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As we grow older, an important component of any health-related regimen is the balancing of hormones to compensate for declining levels of estrogen and testosterone. Bioidentical hormone replacement therapy (BHRT) is a common and effective way to achieve this goal. However, one common mistake is to use BHRT without taking the correct dietary supplements to offset the poor metabolism of hormones. Gut health and any imbalances in the gut microbiota – the population of bacteria, fungi, and other microorganisms that inhabit the intestines – also need to be addressed to ensure the body is able to properly use estrogen and testosterone.
In this article, we will discuss the reasons why an imbalanced gut microbiota leads to dysfunctional hormone metabolism during menopause, as well as which dietary supplements are helpful in ensuring the body processes estrogen in a safe and efficient way. Finally, we will discuss why mitochondrial support is an often-neglected but critical component of bioidentical hormone replacement therapy.
The Gut as A Source Of Steroid Hormones
When considering the origin of estrogen production, the ovaries and adrenals normally come to mind. Surprisingly, however, it is now known the intestine can generate and metabolize sex hormones.1 Bioactive steroids have been identified in both the rodent and human gut.1 The cells lining the intestines (known as epithelial cells) are a cellular source of steroid production.1 In addition, intestinal epithelial cells are able to metabolize estrogen.1
17β-estradiol, a powerful estrogen made primarily by the ovaries of females and the testes of males, influences the development and function of the reproductive system. 17β-estradiol also is produced in tissues not related to reproduction where it governs a number of actions, including inflammatory responses. Lymph nodes located in a membrane that attaches the intestine to the abdominal wall and lymphatic tissue in the small intestine produce 17β-estradiol.2 In mice, these intestinal lymphatic areas contained 17β-estradiol levels significantly greater than those in blood, and there was more 17β-estradiol in lymph-related organs compared with the ovaries and testes.2
The estrogen estradiol also protects the lining of the intestines known as the epithelial barrier from damage.3 It keeps the gut walls strong and stops "leaky gut," what scientists call intestinal permeability, where bacteria and food allergens slip through a weak intestinal lining and out into the blood stream, where they can wreak havoc in the body.3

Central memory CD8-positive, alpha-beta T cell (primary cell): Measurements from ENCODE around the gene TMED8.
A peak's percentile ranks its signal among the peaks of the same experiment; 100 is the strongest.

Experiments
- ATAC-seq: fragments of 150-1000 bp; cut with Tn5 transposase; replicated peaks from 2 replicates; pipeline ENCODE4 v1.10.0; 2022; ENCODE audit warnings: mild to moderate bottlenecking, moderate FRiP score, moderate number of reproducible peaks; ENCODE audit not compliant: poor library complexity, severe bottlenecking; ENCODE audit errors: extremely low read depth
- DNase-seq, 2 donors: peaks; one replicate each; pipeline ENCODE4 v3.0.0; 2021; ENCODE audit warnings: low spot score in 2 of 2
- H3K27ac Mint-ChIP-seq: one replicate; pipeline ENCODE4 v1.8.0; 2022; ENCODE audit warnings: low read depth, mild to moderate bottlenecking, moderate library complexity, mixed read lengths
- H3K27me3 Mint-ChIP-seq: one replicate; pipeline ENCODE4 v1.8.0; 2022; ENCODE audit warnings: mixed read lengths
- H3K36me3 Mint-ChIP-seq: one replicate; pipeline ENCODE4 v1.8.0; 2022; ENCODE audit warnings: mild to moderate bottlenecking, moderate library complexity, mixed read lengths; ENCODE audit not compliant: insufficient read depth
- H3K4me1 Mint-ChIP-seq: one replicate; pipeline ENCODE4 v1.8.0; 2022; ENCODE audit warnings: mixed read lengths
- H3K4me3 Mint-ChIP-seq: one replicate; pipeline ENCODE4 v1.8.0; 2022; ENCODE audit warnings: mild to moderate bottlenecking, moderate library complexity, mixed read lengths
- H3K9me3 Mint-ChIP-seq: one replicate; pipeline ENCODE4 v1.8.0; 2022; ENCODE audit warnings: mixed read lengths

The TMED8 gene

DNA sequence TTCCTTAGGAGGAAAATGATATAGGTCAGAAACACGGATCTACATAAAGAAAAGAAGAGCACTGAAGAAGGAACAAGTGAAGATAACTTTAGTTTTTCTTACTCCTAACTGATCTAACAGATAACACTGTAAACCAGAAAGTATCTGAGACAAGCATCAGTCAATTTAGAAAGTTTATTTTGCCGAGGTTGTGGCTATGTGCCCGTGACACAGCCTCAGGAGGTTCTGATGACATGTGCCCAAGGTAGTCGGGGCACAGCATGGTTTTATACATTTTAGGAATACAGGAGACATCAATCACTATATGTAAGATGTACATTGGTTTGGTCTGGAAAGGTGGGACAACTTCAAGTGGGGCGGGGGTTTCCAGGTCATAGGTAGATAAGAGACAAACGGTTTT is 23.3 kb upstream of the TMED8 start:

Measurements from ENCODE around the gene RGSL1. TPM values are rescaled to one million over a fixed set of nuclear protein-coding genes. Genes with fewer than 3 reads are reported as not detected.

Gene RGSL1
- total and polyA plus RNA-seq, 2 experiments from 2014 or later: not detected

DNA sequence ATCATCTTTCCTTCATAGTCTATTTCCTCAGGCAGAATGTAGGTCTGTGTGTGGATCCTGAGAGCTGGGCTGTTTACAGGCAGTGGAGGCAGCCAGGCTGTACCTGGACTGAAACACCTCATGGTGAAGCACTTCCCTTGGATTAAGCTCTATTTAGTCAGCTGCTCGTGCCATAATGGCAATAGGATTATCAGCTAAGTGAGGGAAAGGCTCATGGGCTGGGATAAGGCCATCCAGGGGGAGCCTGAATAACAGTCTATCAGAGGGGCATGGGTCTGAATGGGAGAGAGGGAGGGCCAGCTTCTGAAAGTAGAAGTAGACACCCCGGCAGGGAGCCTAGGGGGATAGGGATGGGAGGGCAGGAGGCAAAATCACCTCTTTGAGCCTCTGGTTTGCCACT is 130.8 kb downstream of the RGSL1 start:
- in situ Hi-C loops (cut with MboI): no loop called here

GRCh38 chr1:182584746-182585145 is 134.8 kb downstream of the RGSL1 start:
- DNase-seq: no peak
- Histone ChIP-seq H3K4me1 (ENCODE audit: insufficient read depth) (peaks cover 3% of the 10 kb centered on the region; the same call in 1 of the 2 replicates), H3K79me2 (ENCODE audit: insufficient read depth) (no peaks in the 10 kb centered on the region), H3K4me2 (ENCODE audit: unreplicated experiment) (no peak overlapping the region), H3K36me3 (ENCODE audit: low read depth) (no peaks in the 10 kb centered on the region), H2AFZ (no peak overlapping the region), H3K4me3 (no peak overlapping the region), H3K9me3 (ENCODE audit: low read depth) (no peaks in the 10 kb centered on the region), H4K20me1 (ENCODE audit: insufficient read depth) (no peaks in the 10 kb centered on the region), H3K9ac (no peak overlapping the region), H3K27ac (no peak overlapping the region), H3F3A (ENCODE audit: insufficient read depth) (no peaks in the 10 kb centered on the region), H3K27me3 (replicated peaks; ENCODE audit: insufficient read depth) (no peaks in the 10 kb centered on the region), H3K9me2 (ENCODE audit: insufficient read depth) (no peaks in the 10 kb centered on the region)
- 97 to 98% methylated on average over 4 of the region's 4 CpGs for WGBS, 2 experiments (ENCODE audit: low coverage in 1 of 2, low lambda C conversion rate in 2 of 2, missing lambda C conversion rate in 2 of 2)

Further evidence of a link between estrogen and the gut comes in the form of studies that show there is a relationship between estrogen and inflammatory bowel syndrome (IBS).4 Estrogen helps regulate the development of IBS in part through its ability to interact with the hormone serotonin,4 a large amount of which is produced in the gut and helps regulate intestinal function. Estrogen also reduces the effect of psychological stress on the brain and the gut.4 Some studies have found that, while in postmenopausal women, there is a significant decrease in incidence of IBS,5 symptom severity may increase following menopause.6
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Estrogen and Your Gut Bacteria
The beneficial microbes in a woman's gut are affected by age and her declining estrogen levels.7 But the relationship between the gut microbiota and estrogens is a two-way street because the gut microbiota also help regulate levels of estrogens.7
The parent estrogens estrone and estradiol are metabolized in several ways including the 2-, 4-, and 16-hydroxylation pathways. Each of these estrogen metabolites differs in how easily they are used by the body and the strength of the metabolite. And each of these estrogen metabolites has different effects on the body. In many cell culture and animal studies, a higher level of 2-hydroxylated estrogen metabolites is associated with a lower risk of postmenopausal breast cancer. The gut microbiota may play an important role in assuring that estrogen is metabolized through the safer 2-hydroxylated pathway. One group of researchers found that in 60 postmenopausal women, greater diversity of the microbiota was associated with higher ratios of 2- and 4-hydroxylated metabolites to parent estrogens such as estrone and estradiol, suggesting that gut microbes are associated with estrogen metabolism and optimal counts of beneficial bacteria may reduce postmenopausal breast cancer risk.7
Researchers also have shown that the use of conventional estrogen replacement therapy is able to boost levels of beneficial vaginal bacteria.8 In one study of 40 postmenopausal women receiving hormone replacement therapy (HRT) and 20 who were not on HRT, the probiotic species lactobacilli were present in the vagina of 95% or more of the participants in both groups.8 However, in the HRT group, Lactobacillus was more often the dominant and only beneficial species present. In addition, in the HRT group, there were significantly fewer harmful bacteria. Plus, an infection known as bacterial vaginosis occurred less often in the HRT group compared with the women not receiving HRT.
Adding to the evidence that there is a connection between steroid hormones and the gut is the fact that the probiotic organism Lactobacillus reuteri when given to mice in their drinking water, improved markers of gonadal aging.9 The study authors believe this was due to the anti-inflammatory actions of the probiotic. Even though this study was done in male mice, it provides an interesting perspective that could be applied in clinical practice to females.
The Microbiota's Far-Reaching Role in Postmenopausal Health
Declining estrogen levels during menopause makes women more vulnerable to increased bone loss and fracture risk.10,11 The microbiota are involved in protecting against age-related bone loss. In mouse models of menopause, supplementation with the probiotic L. reuteri stopped bone loss and reduced bone breakdown related to estrogen deficiency.12